Saturday, January 10, 2009

War does not Work (4) - Siachen Glacier

Eric Margolis tells the story of a ridiculous little war over the Siachen Glacier in the area where the borders of India, Pakistan and China meet on the slopes of the Himalayas. The altitude is so high that the air is almost to thin to breath. Soldiers who spent too long there are at risk of going blind or suffering from altitude sickness. Access is so difficult that only a few hardy, experienced mountaineers have ever been there. Yet the Pakistan and Indian armies moved into the area and fought a mini war to gain control of the region. They built rough tracks up into the mountains, pulled their weapons and started lobbing shells at each other.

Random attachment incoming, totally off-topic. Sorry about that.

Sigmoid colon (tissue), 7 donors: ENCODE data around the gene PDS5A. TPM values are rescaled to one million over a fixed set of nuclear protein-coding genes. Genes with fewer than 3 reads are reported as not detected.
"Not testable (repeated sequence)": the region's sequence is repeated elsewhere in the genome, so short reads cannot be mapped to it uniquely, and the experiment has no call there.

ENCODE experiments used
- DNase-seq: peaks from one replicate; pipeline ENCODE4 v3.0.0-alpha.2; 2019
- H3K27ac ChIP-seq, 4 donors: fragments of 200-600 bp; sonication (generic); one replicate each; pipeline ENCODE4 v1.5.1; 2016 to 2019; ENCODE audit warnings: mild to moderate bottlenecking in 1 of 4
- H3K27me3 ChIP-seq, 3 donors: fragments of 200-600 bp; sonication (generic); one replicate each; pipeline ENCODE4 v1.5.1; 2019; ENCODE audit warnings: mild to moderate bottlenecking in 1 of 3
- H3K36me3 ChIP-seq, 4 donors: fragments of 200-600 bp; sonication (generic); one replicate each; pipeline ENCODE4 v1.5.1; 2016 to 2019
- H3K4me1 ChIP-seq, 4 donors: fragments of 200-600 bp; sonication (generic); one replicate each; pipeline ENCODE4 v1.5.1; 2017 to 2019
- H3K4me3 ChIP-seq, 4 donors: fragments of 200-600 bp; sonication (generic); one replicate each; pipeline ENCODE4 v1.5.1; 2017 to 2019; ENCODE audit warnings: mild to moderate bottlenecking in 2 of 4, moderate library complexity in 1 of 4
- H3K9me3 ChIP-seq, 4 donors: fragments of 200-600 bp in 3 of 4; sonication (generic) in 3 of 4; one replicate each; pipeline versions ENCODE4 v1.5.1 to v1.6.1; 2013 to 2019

The native people who do live there have no connection and no allegiance to any of the governments that sought to control their villages. Life is tough at this altitude, so they mostly just got on with the struggle to survive and ignored the soldiers. The armies did nothing to relieve their poverty and sickness.

What was the point of fighting over an area where it is nearly impossible to live? What is the point of maintaining permanent military bases at 20,000 feet. What was the point of spending so much money on a pointless war, when many of their people are living in poverty? Political posturing, I presume?

Siachen was another war that did not work.

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